He stepped back from the canvas, frowned at it. He often worked in watercolors for a change of pace. He hadn’t intended to do a portrait. The sketches he’d done of Layna had simply been an exercise. But they’d nagged at him until he’d given in and begun to commit the image to paper.

  Watercolors would suit her. Cool tones, soft lines. He hadn’t selected a sketch of her smiling. Again and again, he’d been drawn to his quick study of her looking straight ahead, mouth soft and serious, eyes aloof.

  Frosty sex, he thought now. It was the expression of a woman who challenged a man to chip through the ice to the heat. And if he did, what then? Would it be a flash or a simmer, a slow burn or an explosion?

  The wondering was maddening, D.C. decided. And erotic.

  Painting her this way was both intriguing and frustrating. He had to know. He’d never bring that face to life until he knew what went on behind it.

  When that realization struck him, his shoulders relaxed, his mouth curved up. Of course, that was it. That was why he kept going back. He wanted to paint her, and he couldn’t until he knew her.

  Pleased that the puzzle had been solved, he set his brush aside. He picked up his coffee, drinking deeply before he realized it had gone stone cold. With a grimace, he started downstairs to brew a fresh pot.

  When his buzzer sounded, he switched directions and found his mother on the doorstep.

  “I’ve caught you at work,” Shelby said instantly.

  “No, on a break.” He gave her a hard, one-armed hug. “And now you can make the coffee.”

  “Fair enough. I promised myself when you moved back I wouldn’t start popping in unannounced.” She smiled up at him as they walked back to the kitchen. “But Julia sent me new pictures of Travis, and your father’s not home. I had to share them with someone.”

  “Let’s see.”

  He shoved unopened mail, a few dirty dishes and a sketch pad into a pile on the table. Shelby dug a pack of snapshots out of her purse and handed them over as she turned to hunt up coffee beans.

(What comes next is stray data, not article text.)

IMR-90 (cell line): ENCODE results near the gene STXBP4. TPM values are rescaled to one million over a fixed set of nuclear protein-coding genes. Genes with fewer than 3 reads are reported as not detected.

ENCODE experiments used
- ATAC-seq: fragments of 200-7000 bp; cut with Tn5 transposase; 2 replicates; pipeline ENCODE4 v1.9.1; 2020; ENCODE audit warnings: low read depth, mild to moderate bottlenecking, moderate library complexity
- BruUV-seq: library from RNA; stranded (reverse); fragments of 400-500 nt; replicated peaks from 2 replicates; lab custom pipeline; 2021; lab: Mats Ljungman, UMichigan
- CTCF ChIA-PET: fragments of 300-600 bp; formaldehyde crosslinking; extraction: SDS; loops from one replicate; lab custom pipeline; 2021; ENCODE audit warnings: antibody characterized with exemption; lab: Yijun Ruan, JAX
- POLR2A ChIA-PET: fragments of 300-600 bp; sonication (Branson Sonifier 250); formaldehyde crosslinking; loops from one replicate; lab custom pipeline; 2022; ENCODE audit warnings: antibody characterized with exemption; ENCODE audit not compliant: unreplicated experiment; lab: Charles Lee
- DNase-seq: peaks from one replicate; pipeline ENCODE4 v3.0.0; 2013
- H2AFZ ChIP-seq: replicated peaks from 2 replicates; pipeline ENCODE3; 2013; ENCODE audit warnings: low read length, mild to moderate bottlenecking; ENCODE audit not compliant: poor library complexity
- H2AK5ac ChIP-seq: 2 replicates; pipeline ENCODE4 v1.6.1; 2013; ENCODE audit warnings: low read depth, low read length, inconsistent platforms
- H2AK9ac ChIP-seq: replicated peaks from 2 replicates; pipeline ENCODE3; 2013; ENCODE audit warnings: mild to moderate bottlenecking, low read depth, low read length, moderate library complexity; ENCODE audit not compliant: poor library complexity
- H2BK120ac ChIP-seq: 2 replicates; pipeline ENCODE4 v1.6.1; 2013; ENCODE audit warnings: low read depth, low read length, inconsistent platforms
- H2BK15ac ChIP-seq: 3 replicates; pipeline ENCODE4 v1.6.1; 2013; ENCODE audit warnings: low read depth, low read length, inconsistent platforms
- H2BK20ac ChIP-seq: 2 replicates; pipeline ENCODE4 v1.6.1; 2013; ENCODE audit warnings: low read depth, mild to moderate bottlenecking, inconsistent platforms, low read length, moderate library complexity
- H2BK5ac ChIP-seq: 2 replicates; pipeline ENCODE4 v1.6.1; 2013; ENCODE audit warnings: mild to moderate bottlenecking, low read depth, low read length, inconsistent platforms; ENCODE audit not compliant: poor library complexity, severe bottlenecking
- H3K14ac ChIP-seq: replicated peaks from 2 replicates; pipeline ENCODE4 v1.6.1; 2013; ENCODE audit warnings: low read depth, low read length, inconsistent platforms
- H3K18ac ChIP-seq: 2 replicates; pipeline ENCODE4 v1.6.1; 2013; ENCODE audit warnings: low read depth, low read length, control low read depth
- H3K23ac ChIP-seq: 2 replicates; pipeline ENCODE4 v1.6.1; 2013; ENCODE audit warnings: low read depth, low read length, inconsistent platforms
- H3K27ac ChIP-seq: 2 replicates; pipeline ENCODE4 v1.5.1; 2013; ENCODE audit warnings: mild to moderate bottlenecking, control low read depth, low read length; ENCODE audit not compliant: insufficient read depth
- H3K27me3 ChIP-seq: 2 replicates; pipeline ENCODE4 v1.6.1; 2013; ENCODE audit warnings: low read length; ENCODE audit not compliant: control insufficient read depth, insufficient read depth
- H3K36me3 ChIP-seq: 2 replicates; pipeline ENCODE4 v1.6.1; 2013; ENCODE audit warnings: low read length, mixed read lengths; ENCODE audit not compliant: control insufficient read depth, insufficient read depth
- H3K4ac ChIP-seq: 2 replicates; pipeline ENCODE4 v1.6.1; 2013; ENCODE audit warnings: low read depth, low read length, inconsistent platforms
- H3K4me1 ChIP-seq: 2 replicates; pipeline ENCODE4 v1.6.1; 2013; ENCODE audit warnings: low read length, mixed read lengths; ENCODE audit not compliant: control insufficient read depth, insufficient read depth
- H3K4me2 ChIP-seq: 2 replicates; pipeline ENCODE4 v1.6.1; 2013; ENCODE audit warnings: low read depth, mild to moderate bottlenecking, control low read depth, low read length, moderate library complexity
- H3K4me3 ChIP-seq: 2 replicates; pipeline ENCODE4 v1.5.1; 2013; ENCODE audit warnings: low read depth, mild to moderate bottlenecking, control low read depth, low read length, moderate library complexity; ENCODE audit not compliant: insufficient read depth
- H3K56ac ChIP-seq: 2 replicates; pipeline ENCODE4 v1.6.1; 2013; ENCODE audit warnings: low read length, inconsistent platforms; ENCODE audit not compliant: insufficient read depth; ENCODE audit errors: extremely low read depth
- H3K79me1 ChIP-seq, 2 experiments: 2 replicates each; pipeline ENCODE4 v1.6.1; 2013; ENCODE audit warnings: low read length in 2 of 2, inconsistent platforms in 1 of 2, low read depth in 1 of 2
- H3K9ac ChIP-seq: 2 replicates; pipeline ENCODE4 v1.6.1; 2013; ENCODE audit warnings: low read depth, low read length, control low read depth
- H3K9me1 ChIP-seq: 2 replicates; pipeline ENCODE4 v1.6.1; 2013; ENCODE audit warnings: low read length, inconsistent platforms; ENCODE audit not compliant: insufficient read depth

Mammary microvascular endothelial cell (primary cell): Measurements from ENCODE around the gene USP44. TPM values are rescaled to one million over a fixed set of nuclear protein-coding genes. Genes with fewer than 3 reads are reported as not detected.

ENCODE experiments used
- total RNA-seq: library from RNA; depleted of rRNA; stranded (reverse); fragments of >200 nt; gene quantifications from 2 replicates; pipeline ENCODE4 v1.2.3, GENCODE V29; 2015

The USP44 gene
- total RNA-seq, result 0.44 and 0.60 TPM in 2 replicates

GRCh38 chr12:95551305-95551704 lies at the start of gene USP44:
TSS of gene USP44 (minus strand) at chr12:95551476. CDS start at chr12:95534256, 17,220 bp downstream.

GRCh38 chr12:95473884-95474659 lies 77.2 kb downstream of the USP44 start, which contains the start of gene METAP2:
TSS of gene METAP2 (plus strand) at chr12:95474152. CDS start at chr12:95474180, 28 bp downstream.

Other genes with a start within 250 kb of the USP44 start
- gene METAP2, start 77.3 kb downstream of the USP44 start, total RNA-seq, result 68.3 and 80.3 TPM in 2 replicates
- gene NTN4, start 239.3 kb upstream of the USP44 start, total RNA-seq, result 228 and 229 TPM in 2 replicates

Her son, she thought, with an eye roll at the state of his kitchen, lived like the clichéd starving artist. But if it suited him, it was fine with her.

  “Damn. He’s great, isn’t he?”

  “He looks very much like you did at that age.”

  “Yeah?” Foolishly pleased, D.C. glanced up from his nephew’s grinning face.

  “Those MacGregor genes. Good blood,” she said in a fair imitation of Daniel. “Strong stock. And speaking of The MacGregor, have you heard from him lately?”

  “Mmm. Just a few days ago. He wanted to thank me for doing him a favor, then nag me to come up for a visit. Grandma’s pining again.”

  Shelby laughed as she ground fresh beans. “You’d think he’d come up with a new one. To hear him say it, you’d think Anna sat around moping all day.” Angling so that she could see D.C. as she measured out coffee, she cocked her head. “What favor did you do for him?”

  “Layna Drake,” D.C. answered absently, as he studied the snapshots. “Aunt Myra was badgering him about her—asked him to have me escort her to that deal the other night.”

  Shelby tucked her tongue in her cheek. “Oh really? And you bought that, did you? Foolish, foolish boy.”

  “Huh?” He blinked, then shrugged. “No, it’s not his usual marry-the-girl-and-make-babies-for-your-grandmother deal. He doesn’t think she’s my type—told me straight-out it was a one-shot to get Myra off his back.”

  Shelby opened her mouth, shut it again. Very, very foolish boy, she thought, amused. “I see. And what did you think of her?”

  “She’s all right. Great face. I want to paint her.”

  “You—” Shelby nearly bobbled the clean cup she’d found in the cupboard. “You don’t do portraits.”

  “Now and then.” In fact, he was debating which snapshot he’d use to paint little Travis as a gift for his sister.

  Once again Shelby decided to keep her mouth closed. Her son had indeed done some portraits. Of the family, she thought now. Of people who mattered most to him.

  Just what, she wondered, did Layna Drake mean to him?

  “You’ve asked her to sit for you?”

  “No, I’m working from sketches.”

  “Then you’ve been seeing each other.”

  “Off and on. A few times.” He glanced up. “Why?”

  “Just curious,” Shelby said lightly. “I know her parents slightly. She doesn’t seem a great deal like them.”

  “And is that a good thing or a bad thing?” He moved his shoulders restlessly. “She doesn’t have much to say about her family.”

  “Well.” Shelby turned, leaned back on the counter. “I suppose I’d call them surface people. Lots of gloss. She has the polish, but there seems to be more under it. I prefer undertones, don’t you?”

  “Yeah.” Appreciating the fact that his mother could always put her finger on the pulse, he grinned. “I’m working on getting down to them with her. I like her—haven’t figured out why yet, but I do.”